Allen County Public Library - Genealogy Center
Massachusetts Historical Society
Sixteen letters from artist and author Washington Allston to poet Henry Pickering
Massachusetts Historical Society
Diaries kept by portrait painter Sarah G. Putnam from the age of nine (26 November 1860) until near her death at the age of 61 (10 April 1912). The diaries document her career as a portrait painter, primarily in Boston, and her extensive travels for both study and pleasure to Europe and the southern and western U.S. Putnam also used the diaries as scrapbooks for programs, playbills, letters, postcards, and newspaper clippings, and lists of books read. Her career as an artist is documented through ink and pencil sketches and approximately 400 pasted-in watercolors, with lists and programs of her exhibited paintings
Getty Research Institute
The artist writes a friend, Buffalo, from his summer home in England, expressing regrets that he has no free evenings because he must use them to work on "some medals for the government" (Oct. 1, The Abbot's Grange, Broadway, Worcestershire). The other letter, from Bridgewater, Mass. (n.d.), informs his friend Ticknor that he will not be able to visit before April 25th because he was asked to lecture in Dorchester on the 22nd, and needs time to write the text
Getty Research Institute
The collection comprises 6 letters, all in photographic copies, pasted in an album. Five letters from 1768 to 1791 were copied from Edmund Burke's archive in Sheffield, England (11 photos). One letter from 1776 is addressed to the Director of the Uffizi Gallery in Florence. These 2 photos, loosely inserted, have the Uffizi archives stamp on the verso
Getty Research Institute
The collection comprises 10 brief letters and one print. Items of interest include Gavarni's statement of opposition to a judgement in favor of a Ermelin Frères pronouncement (1838 Feb. 5). Three letters were sent to Durelleray, "fabricant d'évantails": one recommends Miss Giskaro, who makes "du coloriage" and would like to offer her collaboration (1847 Jan.); the second informs his friend that he will take his advice (1866 July 4); the third reminds him of their dinner date (n.d.). Gavarni writes the buyer of the 17th century book Récréation mathématique, asking permission to take a look at it (n.d.). There are two letters by the son of the artist, Pierre Gavarni. He thanks a person who has offered him some volumes of his father's engravings which he did not have (1903 Apr. 9); and informs a collector that the few works of his father in his possession are kept for the family patrimony (1929 Dec. 16). The collection also comprises the print of Gavarni's bust portrait signed ... Read More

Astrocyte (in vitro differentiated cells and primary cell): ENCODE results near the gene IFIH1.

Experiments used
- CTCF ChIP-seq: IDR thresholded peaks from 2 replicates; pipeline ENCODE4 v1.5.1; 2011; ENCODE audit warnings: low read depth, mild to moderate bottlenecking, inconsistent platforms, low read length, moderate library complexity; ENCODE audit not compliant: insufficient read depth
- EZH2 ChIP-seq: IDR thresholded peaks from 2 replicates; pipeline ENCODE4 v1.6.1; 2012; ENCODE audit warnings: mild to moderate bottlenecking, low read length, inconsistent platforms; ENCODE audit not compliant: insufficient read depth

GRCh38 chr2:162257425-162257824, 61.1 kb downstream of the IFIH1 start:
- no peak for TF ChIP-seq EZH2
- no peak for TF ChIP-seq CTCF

Getty Research Institute
Between Aug. 25 and Sept. 9, 1891 La Farge and Henry Adams took a voyage from Java to Singapore, towards the end of their travels in the South Seas. La Farge kept a record of the trip, which was published, except for this portion, as "Reminiscences of the South Seas" (1912). The diary records details which appealed to La Farge as a painter, and includes twenty-four sketches of dancers, four landscape drawings and six miscellaneous sketches
Getty Research Institute
Pasqui writes to bookbinder Antonio Fortunato Stella's widow, who he understands is compiling the biographies of prominent Italian artists of the period. He submits a lengthy and detailed history, beginning with his genealogy and including his training and understanding of the field, his romantic conception of the artist, and an overview of the artistic climate in Milan during the first quarter of the 19th century
Getty Research Institute
The collection documents Marcia Tucker's uniquely intertwined personal and professional activity from her work as a cataloger for private collections, to curator at the Whitney Museum of American Art in 1968, through her retirement from the Founding Directorship of the New Museum in 2000. Museum files from the Whitney, comprising acquisitions, studio visits, interoffice memos, and minutes of meetings, reflect the institutional practices and aesthetic standards that Tucker ebulliently questioned. Her firing from the Whitney is portrayed in correspondence and clippings, as is her subsequent creation of an experimental institution, the New Museum. The evolution of Tucker's prescient, influential ideas about contemporary art, art exhibition, and museum management is evident in exhibition files, writings, lectures, and in her collection of writings by others
Getty Research Institute
In these two letters to the engraver Galeazzi, Baruzzi comments with great praise on the sculpture of the "Dancing Fawn" in the Villa Borghese and on the fashion of collecting antiquities